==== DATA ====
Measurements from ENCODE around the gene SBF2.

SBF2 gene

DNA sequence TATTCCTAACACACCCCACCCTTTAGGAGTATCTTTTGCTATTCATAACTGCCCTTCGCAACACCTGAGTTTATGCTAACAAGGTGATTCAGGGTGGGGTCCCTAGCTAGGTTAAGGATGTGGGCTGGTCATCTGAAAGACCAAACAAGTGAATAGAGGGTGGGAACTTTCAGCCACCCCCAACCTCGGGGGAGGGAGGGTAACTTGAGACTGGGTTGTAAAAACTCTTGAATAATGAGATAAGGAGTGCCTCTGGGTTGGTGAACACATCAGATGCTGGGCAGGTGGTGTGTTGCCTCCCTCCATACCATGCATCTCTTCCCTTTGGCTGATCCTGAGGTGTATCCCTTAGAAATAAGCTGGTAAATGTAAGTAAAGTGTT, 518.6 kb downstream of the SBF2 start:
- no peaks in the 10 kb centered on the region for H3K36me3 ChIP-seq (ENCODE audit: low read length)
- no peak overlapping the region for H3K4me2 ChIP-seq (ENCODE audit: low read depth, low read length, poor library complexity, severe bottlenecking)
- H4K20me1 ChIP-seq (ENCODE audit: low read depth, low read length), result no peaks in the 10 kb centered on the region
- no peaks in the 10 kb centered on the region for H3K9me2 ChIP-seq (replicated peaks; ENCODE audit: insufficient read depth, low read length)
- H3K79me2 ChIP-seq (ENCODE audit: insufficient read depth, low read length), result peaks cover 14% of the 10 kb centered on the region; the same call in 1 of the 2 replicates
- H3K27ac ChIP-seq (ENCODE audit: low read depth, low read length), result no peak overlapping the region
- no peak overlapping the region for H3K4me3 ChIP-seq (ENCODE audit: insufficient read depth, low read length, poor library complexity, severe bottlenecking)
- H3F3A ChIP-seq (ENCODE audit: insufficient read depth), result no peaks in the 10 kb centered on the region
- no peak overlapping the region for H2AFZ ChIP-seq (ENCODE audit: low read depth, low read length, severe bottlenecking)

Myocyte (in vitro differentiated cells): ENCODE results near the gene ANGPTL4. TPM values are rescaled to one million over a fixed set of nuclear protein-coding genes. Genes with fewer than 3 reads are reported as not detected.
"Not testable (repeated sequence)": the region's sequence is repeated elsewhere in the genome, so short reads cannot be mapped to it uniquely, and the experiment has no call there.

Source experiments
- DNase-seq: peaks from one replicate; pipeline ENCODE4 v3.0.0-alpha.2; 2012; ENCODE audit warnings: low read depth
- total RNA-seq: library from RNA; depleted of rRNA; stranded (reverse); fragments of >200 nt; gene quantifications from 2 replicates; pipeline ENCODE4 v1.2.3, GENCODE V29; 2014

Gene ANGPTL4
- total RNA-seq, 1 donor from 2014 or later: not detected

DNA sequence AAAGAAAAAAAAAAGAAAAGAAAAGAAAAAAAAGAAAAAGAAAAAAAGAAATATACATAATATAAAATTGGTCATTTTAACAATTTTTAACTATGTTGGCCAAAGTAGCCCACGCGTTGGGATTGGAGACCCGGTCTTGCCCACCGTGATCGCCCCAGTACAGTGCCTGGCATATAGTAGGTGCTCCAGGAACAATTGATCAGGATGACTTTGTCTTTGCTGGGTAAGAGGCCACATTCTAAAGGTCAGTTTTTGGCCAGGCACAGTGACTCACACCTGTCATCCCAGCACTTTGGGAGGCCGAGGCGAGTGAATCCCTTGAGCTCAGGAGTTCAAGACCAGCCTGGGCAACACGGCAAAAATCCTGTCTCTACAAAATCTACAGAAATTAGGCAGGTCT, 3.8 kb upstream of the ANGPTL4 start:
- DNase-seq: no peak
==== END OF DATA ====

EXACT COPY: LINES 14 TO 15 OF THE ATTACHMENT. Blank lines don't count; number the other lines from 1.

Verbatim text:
"Not testable (repeated sequence)": the region's sequence is repeated elsewhere in the genome, so short reads cannot be mapped to it uniquely, and the experiment has no call there.

Source experiments